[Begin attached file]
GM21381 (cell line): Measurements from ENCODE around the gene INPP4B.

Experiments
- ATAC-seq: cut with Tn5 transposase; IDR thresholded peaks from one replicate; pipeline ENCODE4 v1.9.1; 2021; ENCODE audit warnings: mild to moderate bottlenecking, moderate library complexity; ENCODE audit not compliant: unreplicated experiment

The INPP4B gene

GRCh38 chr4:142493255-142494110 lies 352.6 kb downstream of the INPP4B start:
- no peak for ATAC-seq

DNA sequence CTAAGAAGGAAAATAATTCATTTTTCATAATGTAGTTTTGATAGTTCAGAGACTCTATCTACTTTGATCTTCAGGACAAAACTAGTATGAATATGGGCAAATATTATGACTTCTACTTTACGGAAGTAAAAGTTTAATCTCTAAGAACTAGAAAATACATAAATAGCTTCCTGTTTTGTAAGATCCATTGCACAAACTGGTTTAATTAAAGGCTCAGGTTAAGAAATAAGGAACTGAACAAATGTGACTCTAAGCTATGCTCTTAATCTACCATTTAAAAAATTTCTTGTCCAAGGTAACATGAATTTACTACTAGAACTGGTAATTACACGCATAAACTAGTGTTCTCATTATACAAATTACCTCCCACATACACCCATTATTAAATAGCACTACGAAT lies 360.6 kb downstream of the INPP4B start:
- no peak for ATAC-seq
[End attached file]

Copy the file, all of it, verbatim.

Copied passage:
GM21381 (cell line): Measurements from ENCODE around the gene INPP4B.

Experiments
- ATAC-seq: cut with Tn5 transposase; IDR thresholded peaks from one replicate; pipeline ENCODE4 v1.9.1; 2021; ENCODE audit warnings: mild to moderate bottlenecking, moderate library complexity; ENCODE audit not compliant: unreplicated experiment

The INPP4B gene

GRCh38 chr4:142493255-142494110 lies 352.6 kb downstream of the INPP4B start:
- no peak for ATAC-seq

DNA sequence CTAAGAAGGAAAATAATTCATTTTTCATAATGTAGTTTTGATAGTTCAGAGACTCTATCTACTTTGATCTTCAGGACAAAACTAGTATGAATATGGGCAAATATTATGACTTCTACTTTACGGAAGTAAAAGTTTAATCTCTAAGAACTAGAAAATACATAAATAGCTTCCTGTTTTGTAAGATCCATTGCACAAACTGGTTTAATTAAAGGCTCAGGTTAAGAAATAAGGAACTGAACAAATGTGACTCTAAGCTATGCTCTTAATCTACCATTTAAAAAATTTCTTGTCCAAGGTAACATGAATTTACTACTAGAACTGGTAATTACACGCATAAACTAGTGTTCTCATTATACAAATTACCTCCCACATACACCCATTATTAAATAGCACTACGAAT lies 360.6 kb downstream of the INPP4B start:
- no peak for ATAC-seq